"The dynamics of GOP politics are clear -- the biggest threat to state legislators, generally drawn as they are into solidly red districts, is from yet more right-wing politicians. There is almost no incentive to run toward the center and every reason to push farther to the right. That dynamic helps to explain the ever-intensifying feeding frenzy during the now-concluded legislative session in Raleigh. The just-signed voter suppression bill is a good example. While voter ID laws have become de rigueur among Republicans nationally, North Carolina Republicans threw the kitchen sink into their voting bill. Elimination of paid voter registration drives -- check. Elimination of pre-registration of 16 and 17 year olds -- check. Elimination of public financing of judicial elections -- check. Weakening of campaign finance disclosure laws - check. Elimination of same day registration -- check. Reduction of early voting -- check. As Scott Lemieux points out, that last provision is the ultimate tell:
"'Ending early voting, in particular, gives away the show. There can't even be a pretense that there's a greater likelihood of fraud when you vote on Sunday rather than Tuesday. But there's certainly good reason to end early voting if you'd prefer that fewer African-Americans cast votes.'
"McCrory's political incentives are, in important respects, different from those of North Carolina legislators. He faces a statewide electorate that is pretty evenly divided -- Obama won very narrowly in 2008 and lost a close vote in 2012 -- and his approval ratings have plunged in the past three months, now dipping below 40 percent. But he is also a weak-kneed politician and it would have taken far more character and integrity than McCrory possesses to resist the tide of extremism that is the contemporary Republican Party, both in North Carolina and nationally. Too many political pundits continue to tell themselves comforting tales about a now-mythical creature -- the Republican moderate. And even if, in his 'heart,' McCrory has misgivings about the awful laws he's signing, that has no relevance whatsoever for contemporary politics. The GOP is committed to an agenda of stoking cultural resentment, while doing all it can to comfort the comfortable and afflict the afflicted. That McCrory managed to utter something about protecting abortion rights during a debate should have been irrelevant in the face of these inescapable realities. It's long past time to stop pretending as if the year is 1973 and not 2013 when it comes to evaluating the likely behavior of Republican officeholders."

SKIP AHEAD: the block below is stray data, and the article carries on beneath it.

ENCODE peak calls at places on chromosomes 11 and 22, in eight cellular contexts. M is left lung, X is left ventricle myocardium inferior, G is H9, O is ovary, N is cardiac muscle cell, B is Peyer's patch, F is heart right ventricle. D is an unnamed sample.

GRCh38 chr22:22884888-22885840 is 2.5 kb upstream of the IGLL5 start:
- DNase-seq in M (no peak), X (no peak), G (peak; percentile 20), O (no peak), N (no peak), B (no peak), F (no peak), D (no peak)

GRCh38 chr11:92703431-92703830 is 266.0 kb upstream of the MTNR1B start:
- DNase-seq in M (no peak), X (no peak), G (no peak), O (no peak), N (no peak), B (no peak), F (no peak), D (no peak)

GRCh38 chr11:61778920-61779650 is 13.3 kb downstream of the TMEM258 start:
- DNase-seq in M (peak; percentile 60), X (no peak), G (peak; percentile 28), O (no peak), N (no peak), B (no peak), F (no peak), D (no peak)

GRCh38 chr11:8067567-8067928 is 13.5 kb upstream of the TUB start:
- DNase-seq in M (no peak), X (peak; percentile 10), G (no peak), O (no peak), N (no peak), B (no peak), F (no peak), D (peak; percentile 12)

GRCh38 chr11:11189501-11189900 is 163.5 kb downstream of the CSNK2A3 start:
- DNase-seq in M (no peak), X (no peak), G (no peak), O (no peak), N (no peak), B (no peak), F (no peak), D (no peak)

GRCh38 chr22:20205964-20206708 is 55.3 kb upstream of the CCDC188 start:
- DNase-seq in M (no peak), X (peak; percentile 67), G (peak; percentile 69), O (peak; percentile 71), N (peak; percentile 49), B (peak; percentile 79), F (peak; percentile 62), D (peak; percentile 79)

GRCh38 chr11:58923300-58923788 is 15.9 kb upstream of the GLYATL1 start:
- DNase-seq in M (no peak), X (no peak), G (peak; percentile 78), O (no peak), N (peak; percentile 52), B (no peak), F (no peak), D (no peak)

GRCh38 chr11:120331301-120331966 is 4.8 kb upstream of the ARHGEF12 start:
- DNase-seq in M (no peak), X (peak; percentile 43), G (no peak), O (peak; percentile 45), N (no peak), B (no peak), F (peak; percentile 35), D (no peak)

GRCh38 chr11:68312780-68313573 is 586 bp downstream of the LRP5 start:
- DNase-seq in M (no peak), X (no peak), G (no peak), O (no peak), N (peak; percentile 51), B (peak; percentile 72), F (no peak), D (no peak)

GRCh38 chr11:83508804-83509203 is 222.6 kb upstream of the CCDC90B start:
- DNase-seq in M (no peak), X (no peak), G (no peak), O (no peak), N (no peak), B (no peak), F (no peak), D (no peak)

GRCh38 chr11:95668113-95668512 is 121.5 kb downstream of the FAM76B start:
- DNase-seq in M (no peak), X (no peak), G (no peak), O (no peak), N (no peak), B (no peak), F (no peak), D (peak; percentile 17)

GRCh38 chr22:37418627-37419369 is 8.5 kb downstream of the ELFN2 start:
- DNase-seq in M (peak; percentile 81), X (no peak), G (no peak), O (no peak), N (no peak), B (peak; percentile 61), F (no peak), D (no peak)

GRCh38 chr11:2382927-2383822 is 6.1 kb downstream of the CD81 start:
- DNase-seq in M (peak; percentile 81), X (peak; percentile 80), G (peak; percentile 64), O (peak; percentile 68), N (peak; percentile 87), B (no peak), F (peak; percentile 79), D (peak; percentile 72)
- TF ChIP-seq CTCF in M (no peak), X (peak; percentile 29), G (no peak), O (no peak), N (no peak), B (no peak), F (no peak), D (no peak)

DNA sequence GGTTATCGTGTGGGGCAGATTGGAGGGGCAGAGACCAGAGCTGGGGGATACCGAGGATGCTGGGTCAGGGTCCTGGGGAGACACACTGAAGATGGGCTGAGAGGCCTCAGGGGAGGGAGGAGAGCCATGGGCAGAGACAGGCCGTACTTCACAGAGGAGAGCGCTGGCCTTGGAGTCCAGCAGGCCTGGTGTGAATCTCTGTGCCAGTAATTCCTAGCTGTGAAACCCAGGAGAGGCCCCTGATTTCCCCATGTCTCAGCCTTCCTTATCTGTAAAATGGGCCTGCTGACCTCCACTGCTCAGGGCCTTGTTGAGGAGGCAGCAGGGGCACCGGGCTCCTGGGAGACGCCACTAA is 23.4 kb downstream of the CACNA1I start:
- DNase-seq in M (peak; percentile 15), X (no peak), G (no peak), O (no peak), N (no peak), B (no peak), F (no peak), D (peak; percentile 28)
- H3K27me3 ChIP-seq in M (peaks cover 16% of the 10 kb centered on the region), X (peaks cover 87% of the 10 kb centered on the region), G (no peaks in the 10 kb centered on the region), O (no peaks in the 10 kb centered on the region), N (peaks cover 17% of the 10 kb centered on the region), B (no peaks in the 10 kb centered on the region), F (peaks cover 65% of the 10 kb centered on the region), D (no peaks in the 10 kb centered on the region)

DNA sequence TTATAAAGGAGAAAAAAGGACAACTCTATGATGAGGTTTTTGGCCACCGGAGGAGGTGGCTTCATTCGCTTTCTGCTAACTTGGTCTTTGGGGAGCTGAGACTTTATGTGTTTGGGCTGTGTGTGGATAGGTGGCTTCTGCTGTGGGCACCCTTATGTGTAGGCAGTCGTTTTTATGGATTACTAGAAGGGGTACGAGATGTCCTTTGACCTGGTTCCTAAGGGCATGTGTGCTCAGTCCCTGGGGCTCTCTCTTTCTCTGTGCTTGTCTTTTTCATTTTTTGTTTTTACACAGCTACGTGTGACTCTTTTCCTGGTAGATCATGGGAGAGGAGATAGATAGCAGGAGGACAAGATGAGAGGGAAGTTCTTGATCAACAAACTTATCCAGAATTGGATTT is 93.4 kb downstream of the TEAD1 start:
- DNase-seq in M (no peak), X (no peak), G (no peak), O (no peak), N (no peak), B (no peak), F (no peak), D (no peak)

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"The Left’s Gone Left But The Right’s Gone Nuts: Asymmetrical Polarization In Action," an article at Grist.org by David Roberts, shows that there are many more right wingers in the GOP than there are liberals in the Democratic Party, and they reference Thomas E. Mann and Norman J. Ornstein, whose recent book, "It's Even Worse Than It Looks: How the American Constitutional System Collided With the New Politics of Extremism," proved the gridlock in Congress is caused solely by the Conservatives:

"Starting in the mid-’70s, Southern (read: conservative) Democrats started bailing and going Republican — thanks in no small part to Nixon’s 'southern strategy' — and the GOP started getting more and more conservative. It is now considerably more conservative than the Democratic Party is liberal.

"Anyway, so that’s the nerdy political-science version. Here’s how William Galston and Thomas Mann of the Brookings Institution describe the consequences:
"[T]hese developments have not produced two mirror-image political parties. We have, instead, asymmetrical polarization. Put simply: More than 70 percent of Republicans in the electorate identify themselves as conservative or very conservative, while only 40 percent of rank-and-file Democrats call themselves liberal or very liberal. It is far easier for congressional Republicans to forge and maintain a united front than it is for Democrats. George W. Bush pushed through his signature tax cuts and Iraq war authorization with substantial Democratic support, while unwavering Republican opposition nearly torpedoed Barack Obama’s health-reform legislation. When Democrats are in the majority, their greater ideological diversity combined with the unified opposition of Republicans induces the party to negotiate within its ranks, producing policies that not long ago would have attracted the support of a dozen Senate Republicans.'
"Here’s the way I’d put it: Today, the national Democratic Party contains everything from the center-right to the far-left. Economically its proposals tend to be center to center-right. Socially, its proposals tend to be center to center-left. The national Republican Party, by contrast, has now been almost entirely absorbed by the far right. It rejects the basic social consensus among post-war democracies and seeks to return to a pre-New Deal form of governance. It is hostile to social and economic equality. It remains committed to fossil fuels and sprawl and opposed to all sustainable alternatives. And it has built an epistemological cocoon around itself within which loopy misinformation spreads unchecked. It has, in short, gone loony.